Josh Holloway (you might recognize him as Sawyer from Lost) as Beowulf.
(I really wanted to do Chris Hemsworth, but I saw that Erika did that already and my argument is basically the same.)
First and foremost, look at this man. Does he no look like a Beowulf? (Would you not want to go see him as Beowulf?) More specifically, the text tells us he is a Geat, which we know to be ancient Germanic people. His physical features are characteristic of this group (blonde hair; light eye color; light complexion, despite his tan…) (He’s actually Dutch and Scottish.) Moreover, given some intense workout and a little movie magic, he could easily have the build of a “great warrior.” (Which of course is super important if we’re meant to believe he could rip Grendel’s arm of easy-peasy.)
Generally, I suppose he just strikes me as a tough guy, which I feel is appropriate for Beowulf. Josh Holloway has the rugged thing down, and I think that would translate well for this character. His ability to convey that strength and leadership, while still maintaining an air of humility, is favorable to this role. And he’s a strong enough actor to carry a lead role.
Just a little quote I saw the reminded me of the mead-hall and how well Josh might fare there:
On a [trailer] that aired in the UK, he stated “I do enjoy my beer,” and opined that the greatest invention of all time was “distilled alcohol,” while his Lost colleagues selected “pen and paper,” “the wheel,” and “the guitar.”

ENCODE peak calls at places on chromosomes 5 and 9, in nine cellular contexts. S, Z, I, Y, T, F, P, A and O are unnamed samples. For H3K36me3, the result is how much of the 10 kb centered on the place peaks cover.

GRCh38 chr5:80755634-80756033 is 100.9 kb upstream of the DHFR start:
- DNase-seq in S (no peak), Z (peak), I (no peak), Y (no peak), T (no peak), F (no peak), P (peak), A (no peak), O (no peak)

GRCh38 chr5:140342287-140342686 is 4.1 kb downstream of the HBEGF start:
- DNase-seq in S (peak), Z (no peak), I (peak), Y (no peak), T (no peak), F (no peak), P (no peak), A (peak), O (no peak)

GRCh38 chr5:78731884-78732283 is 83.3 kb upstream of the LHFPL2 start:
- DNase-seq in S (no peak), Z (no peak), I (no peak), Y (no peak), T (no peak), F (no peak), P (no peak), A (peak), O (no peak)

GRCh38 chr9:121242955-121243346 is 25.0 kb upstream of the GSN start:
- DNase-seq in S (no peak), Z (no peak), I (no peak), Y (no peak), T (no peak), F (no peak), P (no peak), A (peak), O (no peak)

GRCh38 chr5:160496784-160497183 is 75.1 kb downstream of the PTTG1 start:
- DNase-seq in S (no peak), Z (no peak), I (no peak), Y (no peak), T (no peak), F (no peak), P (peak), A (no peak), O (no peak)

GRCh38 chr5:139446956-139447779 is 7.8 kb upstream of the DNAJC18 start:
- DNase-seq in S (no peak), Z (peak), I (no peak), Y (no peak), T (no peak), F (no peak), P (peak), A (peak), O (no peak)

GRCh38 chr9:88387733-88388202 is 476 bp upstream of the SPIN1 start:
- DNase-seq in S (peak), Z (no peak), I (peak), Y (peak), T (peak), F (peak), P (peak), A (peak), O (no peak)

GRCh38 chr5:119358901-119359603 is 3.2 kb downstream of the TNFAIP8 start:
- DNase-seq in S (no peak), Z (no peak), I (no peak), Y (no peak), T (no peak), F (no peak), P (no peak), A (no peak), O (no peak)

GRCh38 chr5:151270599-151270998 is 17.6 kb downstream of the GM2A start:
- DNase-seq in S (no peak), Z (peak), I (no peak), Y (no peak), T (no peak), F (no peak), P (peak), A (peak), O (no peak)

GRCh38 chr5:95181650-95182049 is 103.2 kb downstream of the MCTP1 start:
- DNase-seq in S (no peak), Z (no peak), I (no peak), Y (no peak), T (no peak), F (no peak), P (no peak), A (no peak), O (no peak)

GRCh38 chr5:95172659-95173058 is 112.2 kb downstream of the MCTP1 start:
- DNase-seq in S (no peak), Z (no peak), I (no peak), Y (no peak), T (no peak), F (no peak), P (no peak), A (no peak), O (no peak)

Teacher Sidebar Reflection
I think this was an awesome task; it would be a great bell ringer to introduce a lesson, or it could work really well as the main activity, given some tweaks to make it richer. This provides a different means of analysis for the students. It almost inverts the classic idea of a character analysis in that, instead of taking a portrayal and looking at that, the students get to decide who fits into the mold that the character’s attributes suggest.
Kids would be able to relate to it easily because you’re pulling from pop culture, things they know. A task like this isn’t daunting, and you can use it to build bridges to more challenging concepts. After the activity, you can explain to them what they’ve just done, which could give them the confidence to tackle more difficult means.
This activity can be tweaked so many different ways. You can put students in groups to collaborate, you can make it a project in which they have to do this for all characters of a novel, you can have them defend their choice in a debate or paper… there are so many possibilities. This task is like a standard cookie dough recipe; you can add things or substitute things, or just use it as is, and it will be wonderful, regardless.